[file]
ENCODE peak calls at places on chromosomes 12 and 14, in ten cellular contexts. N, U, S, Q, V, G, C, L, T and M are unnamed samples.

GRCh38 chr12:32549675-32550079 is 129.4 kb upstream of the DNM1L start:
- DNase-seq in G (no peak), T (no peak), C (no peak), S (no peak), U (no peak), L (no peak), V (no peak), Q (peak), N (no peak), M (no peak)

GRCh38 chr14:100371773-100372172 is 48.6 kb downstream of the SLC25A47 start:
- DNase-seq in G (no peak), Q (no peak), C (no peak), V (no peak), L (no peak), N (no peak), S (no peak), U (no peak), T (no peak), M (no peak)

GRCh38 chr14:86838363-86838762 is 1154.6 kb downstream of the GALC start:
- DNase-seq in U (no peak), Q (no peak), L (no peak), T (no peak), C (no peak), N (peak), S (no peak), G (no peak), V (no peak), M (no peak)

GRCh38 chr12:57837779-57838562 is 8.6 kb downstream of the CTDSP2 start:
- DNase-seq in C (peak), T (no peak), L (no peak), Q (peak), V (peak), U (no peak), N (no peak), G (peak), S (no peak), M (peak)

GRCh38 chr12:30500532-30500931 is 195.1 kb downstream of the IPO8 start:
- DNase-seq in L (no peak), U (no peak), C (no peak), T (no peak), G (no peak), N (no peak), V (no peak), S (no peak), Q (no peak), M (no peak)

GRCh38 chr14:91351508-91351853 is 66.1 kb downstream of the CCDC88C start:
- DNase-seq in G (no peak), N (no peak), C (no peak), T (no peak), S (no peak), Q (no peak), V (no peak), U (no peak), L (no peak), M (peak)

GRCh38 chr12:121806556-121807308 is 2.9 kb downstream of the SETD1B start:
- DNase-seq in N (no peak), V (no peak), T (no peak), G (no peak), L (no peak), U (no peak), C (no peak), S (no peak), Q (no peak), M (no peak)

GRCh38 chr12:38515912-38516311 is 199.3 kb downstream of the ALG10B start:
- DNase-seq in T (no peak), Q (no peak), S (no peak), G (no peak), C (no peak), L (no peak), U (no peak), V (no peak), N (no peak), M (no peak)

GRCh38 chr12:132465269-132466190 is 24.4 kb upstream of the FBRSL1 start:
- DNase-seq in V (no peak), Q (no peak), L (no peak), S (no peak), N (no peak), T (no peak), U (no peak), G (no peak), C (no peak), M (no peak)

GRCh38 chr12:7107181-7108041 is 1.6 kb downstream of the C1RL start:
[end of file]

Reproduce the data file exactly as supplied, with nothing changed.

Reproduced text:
ENCODE peak calls at places on chromosomes 12 and 14, in ten cellular contexts. N, U, S, Q, V, G, C, L, T and M are unnamed samples.

GRCh38 chr12:32549675-32550079 is 129.4 kb upstream of the DNM1L start:
- DNase-seq in G (no peak), T (no peak), C (no peak), S (no peak), U (no peak), L (no peak), V (no peak), Q (peak), N (no peak), M (no peak)

GRCh38 chr14:100371773-100372172 is 48.6 kb downstream of the SLC25A47 start:
- DNase-seq in G (no peak), Q (no peak), C (no peak), V (no peak), L (no peak), N (no peak), S (no peak), U (no peak), T (no peak), M (no peak)

GRCh38 chr14:86838363-86838762 is 1154.6 kb downstream of the GALC start:
- DNase-seq in U (no peak), Q (no peak), L (no peak), T (no peak), C (no peak), N (peak), S (no peak), G (no peak), V (no peak), M (no peak)

GRCh38 chr12:57837779-57838562 is 8.6 kb downstream of the CTDSP2 start:
- DNase-seq in C (peak), T (no peak), L (no peak), Q (peak), V (peak), U (no peak), N (no peak), G (peak), S (no peak), M (peak)

GRCh38 chr12:30500532-30500931 is 195.1 kb downstream of the IPO8 start:
- DNase-seq in L (no peak), U (no peak), C (no peak), T (no peak), G (no peak), N (no peak), V (no peak), S (no peak), Q (no peak), M (no peak)

GRCh38 chr14:91351508-91351853 is 66.1 kb downstream of the CCDC88C start:
- DNase-seq in G (no peak), N (no peak), C (no peak), T (no peak), S (no peak), Q (no peak), V (no peak), U (no peak), L (no peak), M (peak)

GRCh38 chr12:121806556-121807308 is 2.9 kb downstream of the SETD1B start:
- DNase-seq in N (no peak), V (no peak), T (no peak), G (no peak), L (no peak), U (no peak), C (no peak), S (no peak), Q (no peak), M (no peak)

GRCh38 chr12:38515912-38516311 is 199.3 kb downstream of the ALG10B start:
- DNase-seq in T (no peak), Q (no peak), S (no peak), G (no peak), C (no peak), L (no peak), U (no peak), V (no peak), N (no peak), M (no peak)

GRCh38 chr12:132465269-132466190 is 24.4 kb upstream of the FBRSL1 start:
- DNase-seq in V (no peak), Q (no peak), L (no peak), S (no peak), N (no peak), T (no peak), U (no peak), G (no peak), C (no peak), M (no peak)

GRCh38 chr12:7107181-7108041 is 1.6 kb downstream of the C1RL start: